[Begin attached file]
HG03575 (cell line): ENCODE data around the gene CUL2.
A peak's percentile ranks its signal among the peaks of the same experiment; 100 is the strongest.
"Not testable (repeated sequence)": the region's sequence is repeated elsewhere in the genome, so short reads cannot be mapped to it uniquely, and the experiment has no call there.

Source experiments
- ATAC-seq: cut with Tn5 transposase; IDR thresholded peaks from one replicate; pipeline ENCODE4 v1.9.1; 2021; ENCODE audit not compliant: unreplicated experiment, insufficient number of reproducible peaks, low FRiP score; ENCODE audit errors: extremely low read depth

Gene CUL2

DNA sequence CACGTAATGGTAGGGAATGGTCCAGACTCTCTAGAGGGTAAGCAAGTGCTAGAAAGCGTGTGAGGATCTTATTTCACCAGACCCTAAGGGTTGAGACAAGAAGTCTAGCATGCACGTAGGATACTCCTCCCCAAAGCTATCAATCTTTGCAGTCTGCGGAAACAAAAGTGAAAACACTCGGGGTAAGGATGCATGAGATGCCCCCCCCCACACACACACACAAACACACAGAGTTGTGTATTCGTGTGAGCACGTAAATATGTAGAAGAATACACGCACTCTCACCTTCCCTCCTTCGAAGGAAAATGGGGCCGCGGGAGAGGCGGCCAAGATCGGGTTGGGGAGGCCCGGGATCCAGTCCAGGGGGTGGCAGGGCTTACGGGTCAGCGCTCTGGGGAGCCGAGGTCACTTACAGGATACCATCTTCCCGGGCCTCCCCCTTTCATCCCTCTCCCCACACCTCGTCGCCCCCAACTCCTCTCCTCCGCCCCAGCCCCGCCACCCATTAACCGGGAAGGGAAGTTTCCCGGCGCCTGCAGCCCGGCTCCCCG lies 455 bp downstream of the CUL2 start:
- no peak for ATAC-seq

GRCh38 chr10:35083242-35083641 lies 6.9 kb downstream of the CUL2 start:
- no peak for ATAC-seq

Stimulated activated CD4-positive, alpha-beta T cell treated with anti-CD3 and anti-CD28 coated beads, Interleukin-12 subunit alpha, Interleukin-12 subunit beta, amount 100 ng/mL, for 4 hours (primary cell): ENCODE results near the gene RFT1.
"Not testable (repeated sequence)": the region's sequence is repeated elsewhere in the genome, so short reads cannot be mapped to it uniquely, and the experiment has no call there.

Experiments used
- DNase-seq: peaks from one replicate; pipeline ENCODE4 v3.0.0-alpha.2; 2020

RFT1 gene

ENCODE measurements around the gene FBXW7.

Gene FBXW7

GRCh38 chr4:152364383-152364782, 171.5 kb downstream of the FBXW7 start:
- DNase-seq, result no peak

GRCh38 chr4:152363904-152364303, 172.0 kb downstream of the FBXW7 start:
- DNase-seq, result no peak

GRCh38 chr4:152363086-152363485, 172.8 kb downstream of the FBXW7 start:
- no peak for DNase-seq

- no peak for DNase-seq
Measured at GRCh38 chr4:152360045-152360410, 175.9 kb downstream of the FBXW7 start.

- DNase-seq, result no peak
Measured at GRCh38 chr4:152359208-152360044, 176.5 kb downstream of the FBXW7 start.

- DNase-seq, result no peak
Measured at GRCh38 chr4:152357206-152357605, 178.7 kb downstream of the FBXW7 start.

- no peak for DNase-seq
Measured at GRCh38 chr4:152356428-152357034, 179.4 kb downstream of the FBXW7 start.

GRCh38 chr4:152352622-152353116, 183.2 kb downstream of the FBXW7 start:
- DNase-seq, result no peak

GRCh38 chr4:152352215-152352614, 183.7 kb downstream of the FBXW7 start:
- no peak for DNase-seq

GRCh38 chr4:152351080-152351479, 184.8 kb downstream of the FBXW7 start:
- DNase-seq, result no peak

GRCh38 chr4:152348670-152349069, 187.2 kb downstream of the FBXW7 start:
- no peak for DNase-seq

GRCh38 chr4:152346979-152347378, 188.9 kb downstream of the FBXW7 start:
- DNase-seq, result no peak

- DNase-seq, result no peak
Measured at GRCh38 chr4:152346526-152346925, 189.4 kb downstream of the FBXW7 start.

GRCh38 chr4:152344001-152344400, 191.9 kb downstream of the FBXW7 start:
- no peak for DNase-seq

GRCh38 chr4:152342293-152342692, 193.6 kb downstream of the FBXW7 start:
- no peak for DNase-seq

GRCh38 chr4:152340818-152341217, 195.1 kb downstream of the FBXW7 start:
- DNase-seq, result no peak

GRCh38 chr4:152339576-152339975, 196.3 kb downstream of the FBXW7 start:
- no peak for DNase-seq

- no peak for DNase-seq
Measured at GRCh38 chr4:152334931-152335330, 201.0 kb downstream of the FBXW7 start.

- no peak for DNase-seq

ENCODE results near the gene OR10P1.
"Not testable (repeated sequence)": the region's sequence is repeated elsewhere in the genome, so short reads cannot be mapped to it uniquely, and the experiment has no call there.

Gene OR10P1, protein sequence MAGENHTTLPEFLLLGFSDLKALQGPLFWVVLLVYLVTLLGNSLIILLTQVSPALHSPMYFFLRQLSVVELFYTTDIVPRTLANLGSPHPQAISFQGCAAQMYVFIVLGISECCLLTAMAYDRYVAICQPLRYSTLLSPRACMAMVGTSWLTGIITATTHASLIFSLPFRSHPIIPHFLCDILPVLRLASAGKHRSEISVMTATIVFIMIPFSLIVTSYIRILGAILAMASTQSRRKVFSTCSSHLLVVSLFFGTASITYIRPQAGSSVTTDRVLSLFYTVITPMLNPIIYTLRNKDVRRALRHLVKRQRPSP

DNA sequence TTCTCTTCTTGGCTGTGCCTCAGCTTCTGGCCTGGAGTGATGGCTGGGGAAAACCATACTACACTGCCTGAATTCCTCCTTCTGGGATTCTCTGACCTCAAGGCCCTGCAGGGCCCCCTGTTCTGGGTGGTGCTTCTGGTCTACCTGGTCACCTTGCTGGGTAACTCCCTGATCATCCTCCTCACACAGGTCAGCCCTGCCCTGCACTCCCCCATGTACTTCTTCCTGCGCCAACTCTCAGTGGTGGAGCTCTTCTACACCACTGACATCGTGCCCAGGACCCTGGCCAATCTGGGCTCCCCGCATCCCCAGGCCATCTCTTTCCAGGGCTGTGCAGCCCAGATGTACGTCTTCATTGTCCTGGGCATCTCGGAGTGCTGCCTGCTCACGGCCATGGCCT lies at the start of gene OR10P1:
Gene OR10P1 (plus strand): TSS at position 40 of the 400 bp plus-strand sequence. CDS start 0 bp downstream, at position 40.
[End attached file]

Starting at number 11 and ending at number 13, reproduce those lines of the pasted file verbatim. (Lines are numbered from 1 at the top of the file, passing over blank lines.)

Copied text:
Stimulated activated CD4-positive, alpha-beta T cell treated with anti-CD3 and anti-CD28 coated beads, Interleukin-12 subunit alpha, Interleukin-12 subunit beta, amount 100 ng/mL, for 4 hours (primary cell): ENCODE results near the gene RFT1.
"Not testable (repeated sequence)": the region's sequence is repeated elsewhere in the genome, so short reads cannot be mapped to it uniquely, and the experiment has no call there.

Experiments used